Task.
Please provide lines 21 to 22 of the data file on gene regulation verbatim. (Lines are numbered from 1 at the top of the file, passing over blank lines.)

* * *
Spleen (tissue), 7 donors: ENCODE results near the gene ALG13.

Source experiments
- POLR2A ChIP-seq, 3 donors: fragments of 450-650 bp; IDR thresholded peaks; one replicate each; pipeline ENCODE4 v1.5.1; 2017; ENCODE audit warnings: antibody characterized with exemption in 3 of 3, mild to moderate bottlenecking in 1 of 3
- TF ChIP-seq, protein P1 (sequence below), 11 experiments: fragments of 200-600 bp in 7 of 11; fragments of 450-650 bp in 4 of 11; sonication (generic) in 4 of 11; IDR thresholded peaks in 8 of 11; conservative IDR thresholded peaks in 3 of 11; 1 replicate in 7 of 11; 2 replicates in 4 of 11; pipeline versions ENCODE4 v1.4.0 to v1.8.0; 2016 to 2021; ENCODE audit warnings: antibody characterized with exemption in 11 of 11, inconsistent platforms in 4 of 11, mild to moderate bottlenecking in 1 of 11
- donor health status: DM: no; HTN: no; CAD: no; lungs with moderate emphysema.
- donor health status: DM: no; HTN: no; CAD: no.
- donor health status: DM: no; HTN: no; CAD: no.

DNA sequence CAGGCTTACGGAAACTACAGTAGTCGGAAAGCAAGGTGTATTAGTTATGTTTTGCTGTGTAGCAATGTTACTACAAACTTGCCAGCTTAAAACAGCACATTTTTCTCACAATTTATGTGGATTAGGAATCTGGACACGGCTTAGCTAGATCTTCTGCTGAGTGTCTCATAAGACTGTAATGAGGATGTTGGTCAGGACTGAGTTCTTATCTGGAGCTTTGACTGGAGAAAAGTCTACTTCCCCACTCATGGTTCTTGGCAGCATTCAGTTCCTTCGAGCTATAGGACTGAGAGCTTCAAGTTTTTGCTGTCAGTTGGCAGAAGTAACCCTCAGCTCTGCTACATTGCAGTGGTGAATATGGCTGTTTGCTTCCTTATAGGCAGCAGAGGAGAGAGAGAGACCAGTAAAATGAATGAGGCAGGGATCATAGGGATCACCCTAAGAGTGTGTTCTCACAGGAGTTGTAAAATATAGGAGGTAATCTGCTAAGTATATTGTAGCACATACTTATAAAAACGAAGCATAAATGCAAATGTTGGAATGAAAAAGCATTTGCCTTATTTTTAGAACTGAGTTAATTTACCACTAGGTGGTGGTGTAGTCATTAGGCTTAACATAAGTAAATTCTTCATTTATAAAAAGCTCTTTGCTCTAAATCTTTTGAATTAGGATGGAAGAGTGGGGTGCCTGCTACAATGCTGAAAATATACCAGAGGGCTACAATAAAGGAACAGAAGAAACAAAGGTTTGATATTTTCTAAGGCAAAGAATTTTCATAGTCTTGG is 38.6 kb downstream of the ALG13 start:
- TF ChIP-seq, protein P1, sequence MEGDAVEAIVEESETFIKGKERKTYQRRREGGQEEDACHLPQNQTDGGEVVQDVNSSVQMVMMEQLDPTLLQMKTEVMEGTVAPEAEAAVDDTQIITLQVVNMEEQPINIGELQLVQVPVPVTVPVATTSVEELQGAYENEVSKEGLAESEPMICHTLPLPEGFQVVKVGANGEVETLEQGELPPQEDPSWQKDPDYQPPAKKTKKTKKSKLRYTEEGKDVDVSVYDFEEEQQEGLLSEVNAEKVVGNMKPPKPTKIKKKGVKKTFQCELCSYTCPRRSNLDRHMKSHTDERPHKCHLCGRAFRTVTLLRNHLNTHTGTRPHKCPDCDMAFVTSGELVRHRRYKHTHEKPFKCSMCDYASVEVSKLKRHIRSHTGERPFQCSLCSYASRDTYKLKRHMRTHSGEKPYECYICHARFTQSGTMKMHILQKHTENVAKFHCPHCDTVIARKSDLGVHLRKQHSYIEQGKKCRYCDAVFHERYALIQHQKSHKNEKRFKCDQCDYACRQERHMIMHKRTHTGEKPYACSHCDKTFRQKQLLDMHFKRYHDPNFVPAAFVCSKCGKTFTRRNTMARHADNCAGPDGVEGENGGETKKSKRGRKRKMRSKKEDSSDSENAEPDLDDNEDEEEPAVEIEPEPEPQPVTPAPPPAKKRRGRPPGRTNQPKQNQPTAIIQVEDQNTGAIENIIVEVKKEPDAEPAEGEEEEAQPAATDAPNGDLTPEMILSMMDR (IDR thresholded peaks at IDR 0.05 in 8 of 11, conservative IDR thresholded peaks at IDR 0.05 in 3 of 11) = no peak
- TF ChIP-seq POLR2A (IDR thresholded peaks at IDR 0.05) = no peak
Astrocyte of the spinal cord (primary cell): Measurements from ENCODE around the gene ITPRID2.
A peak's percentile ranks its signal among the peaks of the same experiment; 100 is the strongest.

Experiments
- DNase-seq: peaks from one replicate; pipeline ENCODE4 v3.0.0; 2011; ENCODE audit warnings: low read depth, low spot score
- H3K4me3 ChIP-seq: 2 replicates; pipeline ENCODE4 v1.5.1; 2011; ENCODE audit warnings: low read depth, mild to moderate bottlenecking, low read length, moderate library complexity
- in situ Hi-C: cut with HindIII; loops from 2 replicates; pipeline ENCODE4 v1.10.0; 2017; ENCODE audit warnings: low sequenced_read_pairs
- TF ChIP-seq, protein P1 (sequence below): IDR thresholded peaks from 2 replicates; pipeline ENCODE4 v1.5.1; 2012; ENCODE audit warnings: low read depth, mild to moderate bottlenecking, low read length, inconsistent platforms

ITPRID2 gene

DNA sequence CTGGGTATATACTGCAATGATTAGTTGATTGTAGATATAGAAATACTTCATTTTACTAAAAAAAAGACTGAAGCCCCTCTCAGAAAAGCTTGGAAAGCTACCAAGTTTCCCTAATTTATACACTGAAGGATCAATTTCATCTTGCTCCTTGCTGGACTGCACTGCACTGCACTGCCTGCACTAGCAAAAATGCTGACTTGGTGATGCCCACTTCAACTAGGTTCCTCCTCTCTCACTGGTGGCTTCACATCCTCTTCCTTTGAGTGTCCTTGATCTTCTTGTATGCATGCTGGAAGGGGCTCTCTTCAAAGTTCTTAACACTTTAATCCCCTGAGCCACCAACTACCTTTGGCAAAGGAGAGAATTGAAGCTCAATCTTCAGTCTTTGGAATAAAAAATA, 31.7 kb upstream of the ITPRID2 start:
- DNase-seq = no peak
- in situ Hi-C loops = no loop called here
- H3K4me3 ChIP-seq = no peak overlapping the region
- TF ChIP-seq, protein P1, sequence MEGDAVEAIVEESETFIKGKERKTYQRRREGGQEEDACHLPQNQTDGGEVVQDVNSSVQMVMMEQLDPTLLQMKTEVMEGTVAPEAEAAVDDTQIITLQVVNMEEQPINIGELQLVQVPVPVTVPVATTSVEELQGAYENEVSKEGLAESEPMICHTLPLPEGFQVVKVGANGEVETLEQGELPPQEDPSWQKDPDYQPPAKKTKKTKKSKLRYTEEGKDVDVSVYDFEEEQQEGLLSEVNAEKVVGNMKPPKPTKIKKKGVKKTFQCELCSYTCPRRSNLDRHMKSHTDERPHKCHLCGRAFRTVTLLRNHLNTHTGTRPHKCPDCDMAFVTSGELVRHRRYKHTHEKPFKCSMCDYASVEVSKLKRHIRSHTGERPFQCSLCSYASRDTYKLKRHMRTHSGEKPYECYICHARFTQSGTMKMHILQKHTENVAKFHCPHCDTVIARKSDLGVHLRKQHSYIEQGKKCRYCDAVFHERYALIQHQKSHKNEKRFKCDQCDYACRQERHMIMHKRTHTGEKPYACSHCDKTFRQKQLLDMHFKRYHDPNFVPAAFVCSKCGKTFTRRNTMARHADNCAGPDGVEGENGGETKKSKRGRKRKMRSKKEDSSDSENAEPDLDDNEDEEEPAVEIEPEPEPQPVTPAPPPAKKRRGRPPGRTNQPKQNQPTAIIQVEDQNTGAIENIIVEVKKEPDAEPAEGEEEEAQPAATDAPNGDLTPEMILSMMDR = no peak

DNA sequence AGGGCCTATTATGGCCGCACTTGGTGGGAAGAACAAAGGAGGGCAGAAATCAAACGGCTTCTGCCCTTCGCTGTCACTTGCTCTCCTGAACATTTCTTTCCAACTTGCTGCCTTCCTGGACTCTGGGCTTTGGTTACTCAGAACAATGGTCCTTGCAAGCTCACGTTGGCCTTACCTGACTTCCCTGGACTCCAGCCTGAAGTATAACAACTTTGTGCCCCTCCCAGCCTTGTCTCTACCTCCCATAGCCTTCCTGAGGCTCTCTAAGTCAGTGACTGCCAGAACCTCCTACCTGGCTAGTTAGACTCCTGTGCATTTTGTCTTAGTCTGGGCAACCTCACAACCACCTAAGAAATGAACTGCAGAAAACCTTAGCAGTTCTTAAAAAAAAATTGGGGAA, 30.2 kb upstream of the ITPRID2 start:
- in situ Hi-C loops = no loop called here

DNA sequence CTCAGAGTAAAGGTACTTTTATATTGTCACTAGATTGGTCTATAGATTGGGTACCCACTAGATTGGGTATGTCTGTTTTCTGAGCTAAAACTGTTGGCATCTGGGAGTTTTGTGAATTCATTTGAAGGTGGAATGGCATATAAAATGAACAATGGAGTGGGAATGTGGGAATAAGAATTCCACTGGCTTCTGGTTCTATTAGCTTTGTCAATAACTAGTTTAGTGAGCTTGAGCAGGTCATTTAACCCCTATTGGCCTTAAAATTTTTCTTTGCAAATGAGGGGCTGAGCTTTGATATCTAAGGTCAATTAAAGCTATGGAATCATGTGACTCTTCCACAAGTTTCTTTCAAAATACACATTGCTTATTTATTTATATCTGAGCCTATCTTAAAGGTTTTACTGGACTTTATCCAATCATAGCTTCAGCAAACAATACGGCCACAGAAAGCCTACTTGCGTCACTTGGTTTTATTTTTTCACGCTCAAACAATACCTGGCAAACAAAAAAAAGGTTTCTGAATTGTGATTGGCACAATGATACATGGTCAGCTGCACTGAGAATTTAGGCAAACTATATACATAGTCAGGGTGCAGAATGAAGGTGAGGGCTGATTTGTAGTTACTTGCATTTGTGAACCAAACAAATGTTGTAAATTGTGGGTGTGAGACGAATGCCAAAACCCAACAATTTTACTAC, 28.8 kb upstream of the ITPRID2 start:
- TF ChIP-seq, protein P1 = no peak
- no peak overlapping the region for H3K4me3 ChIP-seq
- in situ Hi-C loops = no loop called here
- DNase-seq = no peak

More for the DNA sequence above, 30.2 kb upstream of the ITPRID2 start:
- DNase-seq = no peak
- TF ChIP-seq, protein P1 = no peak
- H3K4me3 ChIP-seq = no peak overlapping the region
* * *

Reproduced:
- in situ Hi-C loops = no loop called here
- H3K4me3 ChIP-seq = no peak overlapping the region